The article you’re about to read is from our reporters doing their important work — investigating, researching, and writing their stories. We want to provide informative and inspirational stories that connect you to the people, issues and opportunities within our community. Journalism requires lots of resources. Today, our business model has been interrupted by the pandemic; the vast majority of our advertisers’ businesses have been impacted. That’s why the DP Times is now turning to you for financial support. Learn more about our new Insider’s program here. Thank you.

Susan Parmelee

By Susan Parmelee

Once again, summer break flew by, and here we are getting our teens back to middle school and high school and off to college.

I find this a challenging time of year, as we go from easygoing beach days, sleeping in, impromptu meals, to a much more structured schedule that often requires household adults to enforce rules that do not apply during summer vacation.

I have many great memories of fun summer nights when I was a teen and as a family, letting bedtimes slide. The imminent start of the school year always came with a panic in shifting sleep schedules.

Although our teens get 30 extra minutes in the morning this year, it is still important to prioritize sleep for their developing brains and bodies.

Though sleep specialists recommend teens get an average of eight to 10 hours of sleep a night, the CDC found that 72.7% of high school students were getting less than eight hours on school nights.

This can have significant impacts on students’ mental and physical well-being, as well as on their academic performance. We can help teens with this transition by helping them establish healthy sleep habits.

Build up to the time shift by slowly adjusting their sleep schedule in 15-minute increments, encourage regular exercise, limit naps to 30 minutes or less a day (some sleep scientists discourage adolescent napping), and avoid screen time right before bed.

It can also be challenging for teens to juggle the demands of school, extracurriculars, and jobs.  Parents should try to validate these challenges, while helping them develop tools for managing these demands.

Some teens might find it helpful to plan and stay ahead with a wall calendar or personal planner, where they can mark the dates of their exams, important assignments, and any other commitments they may have.

Planning out their semester can also give teens the opportunity to say “no” to other activities if their schedules are beginning to fill. Helping teens organize their schedules builds important skills in time management, boundaries, and workload expectations.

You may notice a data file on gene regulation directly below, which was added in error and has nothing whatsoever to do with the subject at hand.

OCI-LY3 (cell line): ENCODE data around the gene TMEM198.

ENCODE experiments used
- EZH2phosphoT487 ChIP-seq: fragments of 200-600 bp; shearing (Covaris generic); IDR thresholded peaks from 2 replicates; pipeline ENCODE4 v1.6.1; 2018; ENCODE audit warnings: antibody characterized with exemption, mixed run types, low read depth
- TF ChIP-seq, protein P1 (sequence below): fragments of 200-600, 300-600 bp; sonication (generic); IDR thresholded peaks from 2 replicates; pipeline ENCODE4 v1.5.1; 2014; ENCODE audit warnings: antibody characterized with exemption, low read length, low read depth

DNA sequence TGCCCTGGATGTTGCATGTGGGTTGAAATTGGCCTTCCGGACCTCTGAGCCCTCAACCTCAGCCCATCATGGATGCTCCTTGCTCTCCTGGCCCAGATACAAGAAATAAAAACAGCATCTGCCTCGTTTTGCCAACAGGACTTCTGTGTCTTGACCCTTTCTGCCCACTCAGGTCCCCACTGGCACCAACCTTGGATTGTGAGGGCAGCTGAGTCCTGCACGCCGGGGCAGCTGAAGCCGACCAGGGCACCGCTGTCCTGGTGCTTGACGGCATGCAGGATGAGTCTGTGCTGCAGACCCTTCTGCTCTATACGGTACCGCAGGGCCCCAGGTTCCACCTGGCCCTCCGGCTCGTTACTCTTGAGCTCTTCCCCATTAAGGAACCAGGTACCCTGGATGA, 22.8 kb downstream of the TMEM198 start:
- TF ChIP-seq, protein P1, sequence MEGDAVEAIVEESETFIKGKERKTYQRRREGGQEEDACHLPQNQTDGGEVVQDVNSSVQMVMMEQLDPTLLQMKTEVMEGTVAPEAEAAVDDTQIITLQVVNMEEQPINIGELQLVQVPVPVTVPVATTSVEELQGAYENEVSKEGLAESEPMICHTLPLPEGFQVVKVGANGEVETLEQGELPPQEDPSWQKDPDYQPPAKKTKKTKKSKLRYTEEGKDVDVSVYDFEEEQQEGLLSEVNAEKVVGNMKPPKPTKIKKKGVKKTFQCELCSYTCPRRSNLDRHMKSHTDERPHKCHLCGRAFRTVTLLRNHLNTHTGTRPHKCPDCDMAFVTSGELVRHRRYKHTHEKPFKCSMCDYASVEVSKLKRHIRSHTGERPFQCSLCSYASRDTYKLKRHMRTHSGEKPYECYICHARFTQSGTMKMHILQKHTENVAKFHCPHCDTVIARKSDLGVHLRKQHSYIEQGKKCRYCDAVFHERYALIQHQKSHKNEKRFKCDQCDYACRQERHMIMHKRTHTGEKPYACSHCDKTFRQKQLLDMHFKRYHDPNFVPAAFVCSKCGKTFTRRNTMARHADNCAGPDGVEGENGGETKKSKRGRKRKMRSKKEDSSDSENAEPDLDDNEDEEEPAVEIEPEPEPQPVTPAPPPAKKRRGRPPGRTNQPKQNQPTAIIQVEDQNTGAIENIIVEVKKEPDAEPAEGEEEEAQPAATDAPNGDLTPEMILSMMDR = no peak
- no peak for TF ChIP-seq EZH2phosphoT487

Families with young people transitioning to middle school, high school, or college have the added factor of supporting their child through a major life transition. We can ease the discomfort by helping them establish a consistent and organized homework and school-day preparation routine.

It is good to establish a quiet, distraction-free workspace, and to encourage a consistent homework time. Help avoid rushed mornings by choosing school clothes and packing backpacks and extracurricular equipment the night before.

As your teen becomes more structured and organized, be sure to praise and encourage them for successful efforts and improvements. Forethought and focus are usually not the strong suit of most young teens, but with a little routine and preparation, we can help set them up for less stress and more success.

Older teens who are transitioning to college will likely require a more hands-off approach as they begin to adjust to life away from home. However, it is still important to offer our teens guidance that will leave them feeling capable and empowered as they begin to embrace adulthood.

Have open discussions with college-bound teens about their fears, expectations, and anxieties. Listen without judgment or comment, give them space to process their feelings, and ask them what they need from you.

If they are open to it, brainstorm solutions to their concerns and help them find resources that they may not have thought of previously. For example, many new college students might not know how helpful it can be to get to know your professors during office hours or how to access campus resources such as mental health counseling or academic workshops.

Though the summer beach days and late movie nights are over for now, this academic year is a great opportunity for your teen to conquer challenges and develop new skills.

Transitions can be very challenging for any teen, but with proper support, positive encouragement, and appropriate guidance, you will likely be amazed at how your teen has transformed during this academic year.

Susan Parmelee is a Licensed Clinical Social Worker and executive director of the Wellness & Prevention Center: She can be reached at

Trustworthy, accurate and reliable local news stories are more important now than ever. Support our newsroom by making a contribution and becoming a subscribing member today.

About The Author Dana Point Times

comments (0)

Your email address will not be published.

You may use these HTML tags and attributes: <a href="" title=""> <abbr title=""> <acronym title=""> <b> <blockquote cite=""> <cite> <code> <del datetime=""> <em> <i> <q cite=""> <s> <strike> <strong>